Talking about what it meant for to him to tour with Iron Maiden in 2017:

Tobias: “First off, they were obviously one of my favorite bands from when I was a kid. They had a huge impact on most kids that were into hard rock. In many ways, they’re the perfect embodiment of a hard rock band, with super-strong image, let alone the songs. As a kid, I was always very interested in touring and the whole showmanship of big shows and arenas and all that stuff. I don’t know how many times I’ve sat with Live After Death and just looked at all the tour dates and the list of all the strings and s–t that they had. You remember how the booklet for that record was? It was filled with all the dates [from] the big World Slavery tour. They played, like, five dates in Wisconsin. It’s insane — typical, mid-’80s good old days where you could tour everywhere, and they played arenas, and it was huge. I always had that, ‘That’s how you do it.’ I had a map book at home and drew out the tour that they did — like, this is how you do it. This is how you’re supposed to tour. That might give you a wink why we’re doing it the way we do, and the level of touring and the amount of dates you need to do in order to promote a record. By the time that we got a little bit of speed and got up to festivals where they were playing, and also when we aligned ourselves with our management here in L.A. who were sort of in that family with the same managers, and we started opening for Iron Maiden [and] Metallica we found that despite [there] being an age difference, obviously, and we came from different countries, I think that we had a lot of similar intentions with the show that we wanted to bring forth. Obviously, I guess it goes without saying, a lot of the graphics that we’re doing [are] very inspired by that era in the first place, but specifically a band like IRON MAIDEN, who has strong visuals and you can spot anything that they’ve done throughout this time. You can see immediately that that’s an IRON MAIDEN thing. That’s one thing that is really, really inspiring to me.”

On winning the Grammy for “Best Metal Performance” in 2016:

Tobias: “It meant a lot. It meant the world. I guess it means a lot to anyone, but from a Swedish standpoint, it was a great recognition because frankly, there’s not a whole lot of Swedish artists that gets it. To cut it short, I was 29 when we sort of broke through with GHOST. Let’s just say that I’ve spent a lot of time being not very successful. When you’re not successful as a musician, you are oftentimes unemployed. Many, many occasions in my life, I’ve had that weird [conversation], ‘So, what do you do?’ ‘I’m a musician. Okay, I’m unemployed. That’s what I am, all right. Fuck that. I know — I’m 24, and I’m not going to make it. Great.’ I’ve had a very, very forgiving and a very, very supportive mother who never really gave me a hard time for going in and out of slackerdom. I think that one of the things it really meant getting that accolade was that I was legitimately a songwriter/artist now. You can take that home to your mom.”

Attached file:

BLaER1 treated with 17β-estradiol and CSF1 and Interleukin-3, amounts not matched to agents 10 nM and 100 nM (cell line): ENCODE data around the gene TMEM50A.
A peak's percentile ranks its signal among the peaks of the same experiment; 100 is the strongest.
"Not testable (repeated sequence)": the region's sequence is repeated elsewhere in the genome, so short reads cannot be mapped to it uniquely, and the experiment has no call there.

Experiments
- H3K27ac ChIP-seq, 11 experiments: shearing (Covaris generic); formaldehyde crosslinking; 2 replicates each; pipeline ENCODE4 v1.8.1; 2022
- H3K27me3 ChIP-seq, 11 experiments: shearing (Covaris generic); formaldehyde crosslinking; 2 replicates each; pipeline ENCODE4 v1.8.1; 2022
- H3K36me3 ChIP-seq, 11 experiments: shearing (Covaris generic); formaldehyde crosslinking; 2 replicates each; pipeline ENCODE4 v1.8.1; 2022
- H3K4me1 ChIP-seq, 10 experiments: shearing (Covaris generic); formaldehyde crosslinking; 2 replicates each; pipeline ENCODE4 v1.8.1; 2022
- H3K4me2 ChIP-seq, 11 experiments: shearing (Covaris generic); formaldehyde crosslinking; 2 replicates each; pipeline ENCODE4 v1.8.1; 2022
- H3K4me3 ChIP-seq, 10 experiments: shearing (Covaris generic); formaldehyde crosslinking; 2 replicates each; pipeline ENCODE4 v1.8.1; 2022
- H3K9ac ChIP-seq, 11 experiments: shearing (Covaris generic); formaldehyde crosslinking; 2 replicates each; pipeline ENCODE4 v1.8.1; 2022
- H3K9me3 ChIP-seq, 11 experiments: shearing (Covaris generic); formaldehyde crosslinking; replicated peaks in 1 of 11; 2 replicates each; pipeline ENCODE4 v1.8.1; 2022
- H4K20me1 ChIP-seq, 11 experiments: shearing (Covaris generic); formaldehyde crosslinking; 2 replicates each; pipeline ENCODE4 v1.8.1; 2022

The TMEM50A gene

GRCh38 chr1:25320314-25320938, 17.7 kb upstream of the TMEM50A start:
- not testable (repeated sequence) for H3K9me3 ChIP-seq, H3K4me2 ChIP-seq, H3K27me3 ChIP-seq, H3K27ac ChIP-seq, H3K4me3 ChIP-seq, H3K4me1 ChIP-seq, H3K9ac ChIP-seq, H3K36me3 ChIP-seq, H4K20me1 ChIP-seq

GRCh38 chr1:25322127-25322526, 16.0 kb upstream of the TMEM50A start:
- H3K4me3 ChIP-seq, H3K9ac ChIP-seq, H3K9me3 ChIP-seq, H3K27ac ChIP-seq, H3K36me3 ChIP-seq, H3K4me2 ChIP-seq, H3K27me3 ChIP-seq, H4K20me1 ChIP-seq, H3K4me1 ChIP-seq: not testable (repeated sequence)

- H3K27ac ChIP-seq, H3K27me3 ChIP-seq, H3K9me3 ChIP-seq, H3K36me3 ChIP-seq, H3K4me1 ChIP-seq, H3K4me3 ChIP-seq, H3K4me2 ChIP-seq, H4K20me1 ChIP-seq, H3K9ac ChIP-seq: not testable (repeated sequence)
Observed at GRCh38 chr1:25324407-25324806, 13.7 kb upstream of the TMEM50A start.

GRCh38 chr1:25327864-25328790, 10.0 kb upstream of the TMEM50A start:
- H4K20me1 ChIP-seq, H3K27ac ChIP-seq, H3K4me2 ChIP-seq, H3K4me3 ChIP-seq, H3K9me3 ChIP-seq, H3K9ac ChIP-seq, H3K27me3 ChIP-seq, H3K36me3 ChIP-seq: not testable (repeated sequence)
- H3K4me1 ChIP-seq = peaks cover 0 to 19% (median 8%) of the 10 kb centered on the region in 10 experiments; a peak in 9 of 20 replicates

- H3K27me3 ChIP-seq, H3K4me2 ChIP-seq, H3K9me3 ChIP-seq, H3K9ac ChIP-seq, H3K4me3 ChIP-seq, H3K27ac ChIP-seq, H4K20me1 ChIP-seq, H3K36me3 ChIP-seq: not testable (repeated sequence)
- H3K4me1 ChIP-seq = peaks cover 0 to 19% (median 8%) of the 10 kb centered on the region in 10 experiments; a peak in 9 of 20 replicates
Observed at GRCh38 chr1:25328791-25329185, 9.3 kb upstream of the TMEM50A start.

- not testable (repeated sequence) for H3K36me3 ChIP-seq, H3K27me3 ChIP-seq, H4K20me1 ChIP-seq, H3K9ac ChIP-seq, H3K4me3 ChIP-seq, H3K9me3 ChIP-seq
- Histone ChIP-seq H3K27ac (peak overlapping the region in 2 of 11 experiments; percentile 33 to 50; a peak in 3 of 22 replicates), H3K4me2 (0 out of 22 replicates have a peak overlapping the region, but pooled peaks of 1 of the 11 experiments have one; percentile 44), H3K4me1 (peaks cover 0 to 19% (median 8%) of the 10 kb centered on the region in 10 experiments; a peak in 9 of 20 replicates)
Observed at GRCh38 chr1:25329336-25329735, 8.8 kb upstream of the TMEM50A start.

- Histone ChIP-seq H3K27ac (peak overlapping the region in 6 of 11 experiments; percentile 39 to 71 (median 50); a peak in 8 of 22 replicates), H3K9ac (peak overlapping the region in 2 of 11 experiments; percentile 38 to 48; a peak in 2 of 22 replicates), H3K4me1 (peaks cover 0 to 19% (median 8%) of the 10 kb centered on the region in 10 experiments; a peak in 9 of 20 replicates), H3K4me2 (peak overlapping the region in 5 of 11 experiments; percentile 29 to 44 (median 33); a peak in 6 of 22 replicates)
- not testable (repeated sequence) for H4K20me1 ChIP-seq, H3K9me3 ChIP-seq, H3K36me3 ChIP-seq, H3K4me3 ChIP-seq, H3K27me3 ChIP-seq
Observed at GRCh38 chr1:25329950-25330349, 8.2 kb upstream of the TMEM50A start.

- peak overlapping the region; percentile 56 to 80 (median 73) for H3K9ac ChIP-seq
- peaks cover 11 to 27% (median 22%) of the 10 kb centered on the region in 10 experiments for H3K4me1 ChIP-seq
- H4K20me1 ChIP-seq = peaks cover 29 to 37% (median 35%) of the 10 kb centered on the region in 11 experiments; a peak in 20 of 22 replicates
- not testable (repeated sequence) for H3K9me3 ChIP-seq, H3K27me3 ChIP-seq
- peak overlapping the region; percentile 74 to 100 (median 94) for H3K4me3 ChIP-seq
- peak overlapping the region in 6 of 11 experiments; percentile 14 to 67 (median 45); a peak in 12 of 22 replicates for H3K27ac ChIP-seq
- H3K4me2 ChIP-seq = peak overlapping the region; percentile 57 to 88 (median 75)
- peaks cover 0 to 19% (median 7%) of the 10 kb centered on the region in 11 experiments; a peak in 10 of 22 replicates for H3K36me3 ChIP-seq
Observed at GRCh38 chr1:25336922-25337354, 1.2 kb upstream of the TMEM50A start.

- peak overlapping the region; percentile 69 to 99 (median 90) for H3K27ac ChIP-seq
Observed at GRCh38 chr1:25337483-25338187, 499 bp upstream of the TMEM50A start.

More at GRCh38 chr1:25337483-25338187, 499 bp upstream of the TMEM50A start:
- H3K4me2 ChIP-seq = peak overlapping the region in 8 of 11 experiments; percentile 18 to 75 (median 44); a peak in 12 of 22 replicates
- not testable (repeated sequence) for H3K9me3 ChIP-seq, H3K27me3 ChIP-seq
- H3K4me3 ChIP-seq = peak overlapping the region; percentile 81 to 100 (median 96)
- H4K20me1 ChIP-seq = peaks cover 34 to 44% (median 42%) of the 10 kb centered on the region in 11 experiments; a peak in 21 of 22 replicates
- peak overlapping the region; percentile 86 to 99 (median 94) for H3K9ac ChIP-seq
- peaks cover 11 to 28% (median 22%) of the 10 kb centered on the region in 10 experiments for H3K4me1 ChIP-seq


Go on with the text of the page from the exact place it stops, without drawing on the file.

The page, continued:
Prequelle will be released on June 1st via Loma Vista Recordings.

[Dana’s note: Thank you, to Rattlehead, for passing along the link to this story]

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11 Responses

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  • gregg forbes on

    Tobias,play zenith live already dude,come on man

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  • Rattlehead on

    Dana, thank you very much for posting this article. I think Ghost is a great “newer” rock band and glad to see they are getting recognized on this Site. Their shtick may not be for everyone, but there is no denying they are getting more successful with each album release. And we should also be supportive of newer rock bands gaining momentum and making “noise” in the business. Currently pop singers/groups dominate it.

    Ghost view their concerts as theater productions, and the music they play is essentially the soundtrack. Their songs are very radio worthy, and probably would be, if not for the lyrical content and band image. Ghost view themselves as entertainers. They do not take themselves seriously and their concerts are filled with humor. I have seen them three times and their concert productions get larger with every album they tour to support. They are influenced by a lot of the 70s and 80s era bands we all enjoy and covered on this Site.

    They have performed on the Steve Colbert Show and have won a Grammy. I’m happy for Ghost and the recognition these achievements have given them. And i look forward to watching their continued rise of success.

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  • Michael B on

    It’s cool that he praised Uriah Heep. Such an underrated band, and I can hear that song writing influence in some of Ghost’s material.

    Keep it up, Great songs and great theatrics.

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  • Taskerofpuppets on

    Send these guys a few times now. Always a great act. Saw them with Maiden back in July and they rocked. Killer masks and costumes.

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  • robert davenport on

    I have become a big fan of this band after watching several clips and really listening to their music , i like the dark imagery and i really like the faceless costumes- good interview as well , if they come near to me i’ll go see a show for sure –